Think about the motivation behind your intentions. Did you want to create a more open alternative to Facebook Or did you want to create a specialised community catering for specific niche?
WeMe and thousands of other sites trying to stick up to Facebook for the most part just build the next big player in social networking industry. As soon as bill start rolling in they will have to make compromises. Then, when editorials pressures, complains, police/court orders and civil suits come, they will have to start limiting freedoms. They will have to do this in a scalable fashion, which means sweeping decisions that hurt some good members. These challenges are exactly the same as Facebook facing, and trust me - Facebook didn’t close groups because they didn’t like them - they closed them because it was not worth the trouble of managing them. WeMe and the likes will have the same problem, but without massive bank accounts. how to solve that? Put ads and Sell data (which works for FB only because they have massive private deals and ad targeting AI) or charge for membership (in the world where ppl are used to free social networking apps, all readily available). This Is why we don’t recommend starting generic social networks, but always choose a specific niche.
Now, if you are building a site, specifically and only for chickens sales, say. You structure it in the best way suitable for this particular industry, including helpful information, member entitlements, member vesting procedures, etc. Your site would then become an authority source/platform for this particular subject - in people’s minds there’d be FB/WeMe/etc-groups for chicken sakes and the _your site_ as go destinations for anything that has to do with chickens. Then, if you want to step it up, you may be able to offer sub communities environment for current FB/WeMe groups operators with clearly better control and opportunity for reaching to their group members, perhaps revenue sharing, etc.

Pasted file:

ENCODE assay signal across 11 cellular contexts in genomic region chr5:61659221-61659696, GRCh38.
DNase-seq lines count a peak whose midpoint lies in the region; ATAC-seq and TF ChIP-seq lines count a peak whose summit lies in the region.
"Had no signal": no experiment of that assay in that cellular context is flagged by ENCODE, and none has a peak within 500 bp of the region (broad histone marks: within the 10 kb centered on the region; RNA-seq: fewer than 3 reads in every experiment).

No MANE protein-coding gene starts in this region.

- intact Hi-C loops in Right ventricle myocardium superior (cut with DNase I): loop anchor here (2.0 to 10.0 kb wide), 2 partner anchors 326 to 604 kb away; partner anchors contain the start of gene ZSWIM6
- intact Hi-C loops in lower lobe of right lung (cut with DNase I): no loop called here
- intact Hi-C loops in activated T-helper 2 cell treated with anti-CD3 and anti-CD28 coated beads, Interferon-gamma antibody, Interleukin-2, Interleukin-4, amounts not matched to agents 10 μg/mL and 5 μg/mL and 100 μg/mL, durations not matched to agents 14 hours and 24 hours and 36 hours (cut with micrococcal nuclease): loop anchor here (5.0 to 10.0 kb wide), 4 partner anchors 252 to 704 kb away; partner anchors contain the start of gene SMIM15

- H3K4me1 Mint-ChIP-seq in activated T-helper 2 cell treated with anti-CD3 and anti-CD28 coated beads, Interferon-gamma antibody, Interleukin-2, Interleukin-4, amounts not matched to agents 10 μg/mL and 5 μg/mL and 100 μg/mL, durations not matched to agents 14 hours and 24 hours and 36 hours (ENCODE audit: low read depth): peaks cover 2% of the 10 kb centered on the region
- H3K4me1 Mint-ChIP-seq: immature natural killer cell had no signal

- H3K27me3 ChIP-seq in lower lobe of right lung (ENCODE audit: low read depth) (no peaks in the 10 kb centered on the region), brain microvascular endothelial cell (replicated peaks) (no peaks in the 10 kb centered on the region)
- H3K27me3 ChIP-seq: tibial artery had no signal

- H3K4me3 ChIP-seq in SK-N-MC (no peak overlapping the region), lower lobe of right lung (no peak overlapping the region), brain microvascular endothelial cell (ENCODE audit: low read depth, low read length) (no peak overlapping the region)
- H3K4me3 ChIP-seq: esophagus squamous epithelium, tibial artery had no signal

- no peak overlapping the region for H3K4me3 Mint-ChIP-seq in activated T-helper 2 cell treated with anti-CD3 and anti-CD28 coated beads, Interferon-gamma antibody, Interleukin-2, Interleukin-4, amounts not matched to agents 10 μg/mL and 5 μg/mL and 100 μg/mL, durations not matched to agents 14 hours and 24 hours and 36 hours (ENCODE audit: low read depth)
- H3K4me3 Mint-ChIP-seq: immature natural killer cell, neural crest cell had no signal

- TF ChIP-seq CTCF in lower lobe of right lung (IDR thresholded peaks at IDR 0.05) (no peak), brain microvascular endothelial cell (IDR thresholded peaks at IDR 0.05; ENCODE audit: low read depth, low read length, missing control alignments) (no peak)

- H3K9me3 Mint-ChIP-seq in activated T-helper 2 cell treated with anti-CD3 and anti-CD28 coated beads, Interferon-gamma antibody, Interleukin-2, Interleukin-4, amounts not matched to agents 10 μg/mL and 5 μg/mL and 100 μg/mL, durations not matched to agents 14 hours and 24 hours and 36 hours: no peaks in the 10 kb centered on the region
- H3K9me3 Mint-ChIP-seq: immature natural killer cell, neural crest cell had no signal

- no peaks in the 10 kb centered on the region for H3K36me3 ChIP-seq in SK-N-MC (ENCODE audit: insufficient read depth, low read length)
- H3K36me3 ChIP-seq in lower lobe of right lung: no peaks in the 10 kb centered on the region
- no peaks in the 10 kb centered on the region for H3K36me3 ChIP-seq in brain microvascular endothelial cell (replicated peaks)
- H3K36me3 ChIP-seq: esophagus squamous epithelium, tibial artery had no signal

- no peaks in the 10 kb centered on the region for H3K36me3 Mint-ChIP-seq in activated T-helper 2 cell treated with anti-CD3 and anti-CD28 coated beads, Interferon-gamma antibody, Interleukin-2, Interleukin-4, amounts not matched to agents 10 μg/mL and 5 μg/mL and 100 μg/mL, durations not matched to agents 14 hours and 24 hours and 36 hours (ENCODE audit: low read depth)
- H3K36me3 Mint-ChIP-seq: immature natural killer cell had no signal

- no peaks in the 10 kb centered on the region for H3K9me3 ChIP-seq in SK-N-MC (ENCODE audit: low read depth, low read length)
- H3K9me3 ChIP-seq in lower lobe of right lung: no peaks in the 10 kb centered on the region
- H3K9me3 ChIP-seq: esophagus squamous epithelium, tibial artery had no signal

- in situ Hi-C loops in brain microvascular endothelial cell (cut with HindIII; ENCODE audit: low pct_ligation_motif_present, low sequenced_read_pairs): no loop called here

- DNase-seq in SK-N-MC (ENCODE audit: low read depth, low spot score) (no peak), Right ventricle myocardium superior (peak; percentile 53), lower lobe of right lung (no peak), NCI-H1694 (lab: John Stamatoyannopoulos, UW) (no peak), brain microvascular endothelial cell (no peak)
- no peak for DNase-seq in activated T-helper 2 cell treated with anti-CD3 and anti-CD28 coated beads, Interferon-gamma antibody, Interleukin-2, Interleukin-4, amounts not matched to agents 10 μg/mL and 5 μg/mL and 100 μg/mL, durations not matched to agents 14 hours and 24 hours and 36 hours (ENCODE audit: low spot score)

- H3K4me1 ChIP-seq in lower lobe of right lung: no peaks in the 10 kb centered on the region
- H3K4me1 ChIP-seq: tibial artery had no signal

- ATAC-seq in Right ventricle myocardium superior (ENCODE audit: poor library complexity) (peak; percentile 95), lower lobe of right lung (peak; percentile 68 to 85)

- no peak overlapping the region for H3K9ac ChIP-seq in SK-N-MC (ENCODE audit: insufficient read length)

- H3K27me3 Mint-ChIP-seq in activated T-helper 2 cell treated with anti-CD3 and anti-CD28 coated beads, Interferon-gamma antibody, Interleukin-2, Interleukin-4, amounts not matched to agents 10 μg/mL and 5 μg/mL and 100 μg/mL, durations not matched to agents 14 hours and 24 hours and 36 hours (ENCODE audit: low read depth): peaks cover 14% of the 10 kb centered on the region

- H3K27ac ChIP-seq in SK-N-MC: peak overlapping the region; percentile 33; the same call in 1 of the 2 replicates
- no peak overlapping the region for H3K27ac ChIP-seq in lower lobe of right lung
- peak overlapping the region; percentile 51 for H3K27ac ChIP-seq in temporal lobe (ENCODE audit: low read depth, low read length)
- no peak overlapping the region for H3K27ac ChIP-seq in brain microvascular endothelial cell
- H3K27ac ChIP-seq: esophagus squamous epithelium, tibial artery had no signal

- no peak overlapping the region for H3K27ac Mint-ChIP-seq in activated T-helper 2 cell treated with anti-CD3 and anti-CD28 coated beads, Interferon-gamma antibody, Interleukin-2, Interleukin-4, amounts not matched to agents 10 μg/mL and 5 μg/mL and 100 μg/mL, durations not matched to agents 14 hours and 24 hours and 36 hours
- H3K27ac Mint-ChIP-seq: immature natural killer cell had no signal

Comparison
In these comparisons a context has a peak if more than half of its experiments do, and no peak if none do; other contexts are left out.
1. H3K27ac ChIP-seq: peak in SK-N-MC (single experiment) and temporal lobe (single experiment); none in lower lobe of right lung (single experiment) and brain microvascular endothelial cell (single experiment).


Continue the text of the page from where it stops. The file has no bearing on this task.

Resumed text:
Mind you, that advertising your site on matching FB groups, while seemingly Obvious, is not an effective marketing move - FB is well aware of potential dangers of leaking members to external communities and their feeds are tuned to minimise impact - you will be paying for “results“ such as likes and views, but will never see actual visitors, let alone members. We tried it many times, and ultimately successfully proved wrongdoing to FB and received refunds on all advertisevent expenses.
If you are group admin on FB or hope to promote through organic (not boosted) posts, your chances are even worse - FB suppresses exposure of unboosted group posts in members groups. You’d be lucky if 10% of your group members will see the group post in their feeds (and they rarely go to the group itself to checkout what’s new - they just roll the feed0, even lower than that if the post contains links to external resources, and even worse if those resources are identified as “undesirable” (ever noticed how sharing YouTube video on FB creates a tiny embed and gets no likes, while same video directly uploaded and shared gets all the love?).
if you have to advertise on FB, do it through organic marketing - create FB-native posts and videos, that are interesting/controversial , and mention your brand without direct links, and you may well get much better outcome.
Also don’t worry about WeMe - these sites have been popping up by dozens every year, and if at some point we get a generic social network that is popular AND ethical, it should mean good news for all small/individual/niche sites and communities because it would give fair go at promoting those tailored experiences on the generic forum. Think about them as of infrastructure needed to reach out to people - much like internet providers, search engines and hosting companies.
Nobody can stop you from creating the best place for people that are passionate about something you know, understand and want to support..